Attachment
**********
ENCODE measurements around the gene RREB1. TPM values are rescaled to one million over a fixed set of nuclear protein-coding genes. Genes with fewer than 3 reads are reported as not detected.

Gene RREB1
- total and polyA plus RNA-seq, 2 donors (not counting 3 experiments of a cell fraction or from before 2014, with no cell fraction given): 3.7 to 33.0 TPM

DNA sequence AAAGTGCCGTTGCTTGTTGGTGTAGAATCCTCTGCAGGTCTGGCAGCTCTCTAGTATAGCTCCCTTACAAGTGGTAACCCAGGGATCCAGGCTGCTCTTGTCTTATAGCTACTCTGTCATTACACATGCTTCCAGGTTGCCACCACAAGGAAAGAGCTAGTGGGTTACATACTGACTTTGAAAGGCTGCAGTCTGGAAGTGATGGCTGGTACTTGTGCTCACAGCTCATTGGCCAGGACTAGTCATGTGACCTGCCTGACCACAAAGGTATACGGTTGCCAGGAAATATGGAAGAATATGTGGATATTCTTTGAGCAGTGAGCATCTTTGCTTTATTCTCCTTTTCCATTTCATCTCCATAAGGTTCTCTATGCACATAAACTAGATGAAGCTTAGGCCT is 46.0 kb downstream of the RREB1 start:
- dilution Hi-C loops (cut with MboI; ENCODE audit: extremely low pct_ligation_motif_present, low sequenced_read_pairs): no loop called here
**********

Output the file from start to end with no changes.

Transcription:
ENCODE measurements around the gene RREB1. TPM values are rescaled to one million over a fixed set of nuclear protein-coding genes. Genes with fewer than 3 reads are reported as not detected.

Gene RREB1
- total and polyA plus RNA-seq, 2 donors (not counting 3 experiments of a cell fraction or from before 2014, with no cell fraction given): 3.7 to 33.0 TPM

DNA sequence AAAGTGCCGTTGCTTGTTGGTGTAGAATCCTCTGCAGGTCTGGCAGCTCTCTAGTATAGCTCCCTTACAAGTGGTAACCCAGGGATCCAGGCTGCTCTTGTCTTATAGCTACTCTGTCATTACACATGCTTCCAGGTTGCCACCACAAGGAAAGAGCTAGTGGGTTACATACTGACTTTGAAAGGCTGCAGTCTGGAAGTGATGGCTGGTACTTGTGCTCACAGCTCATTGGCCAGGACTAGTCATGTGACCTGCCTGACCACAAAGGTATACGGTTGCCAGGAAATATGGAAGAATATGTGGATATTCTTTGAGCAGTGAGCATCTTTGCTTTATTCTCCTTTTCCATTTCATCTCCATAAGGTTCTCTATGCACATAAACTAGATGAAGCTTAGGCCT is 46.0 kb downstream of the RREB1 start:
- dilution Hi-C loops (cut with MboI; ENCODE audit: extremely low pct_ligation_motif_present, low sequenced_read_pairs): no loop called here